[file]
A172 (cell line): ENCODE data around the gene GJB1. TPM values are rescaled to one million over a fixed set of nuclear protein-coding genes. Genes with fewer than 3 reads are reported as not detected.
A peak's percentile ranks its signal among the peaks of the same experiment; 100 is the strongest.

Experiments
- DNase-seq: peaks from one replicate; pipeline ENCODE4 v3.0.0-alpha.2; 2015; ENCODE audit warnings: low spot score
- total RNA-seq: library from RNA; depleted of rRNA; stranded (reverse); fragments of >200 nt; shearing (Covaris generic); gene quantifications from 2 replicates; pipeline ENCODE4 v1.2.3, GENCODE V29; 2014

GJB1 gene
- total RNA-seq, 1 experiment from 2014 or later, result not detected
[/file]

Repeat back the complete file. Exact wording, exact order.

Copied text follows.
A172 (cell line): ENCODE data around the gene GJB1. TPM values are rescaled to one million over a fixed set of nuclear protein-coding genes. Genes with fewer than 3 reads are reported as not detected.
A peak's percentile ranks its signal among the peaks of the same experiment; 100 is the strongest.

Experiments
- DNase-seq: peaks from one replicate; pipeline ENCODE4 v3.0.0-alpha.2; 2015; ENCODE audit warnings: low spot score
- total RNA-seq: library from RNA; depleted of rRNA; stranded (reverse); fragments of >200 nt; shearing (Covaris generic); gene quantifications from 2 replicates; pipeline ENCODE4 v1.2.3, GENCODE V29; 2014

GJB1 gene
- total RNA-seq, 1 experiment from 2014 or later, result not detected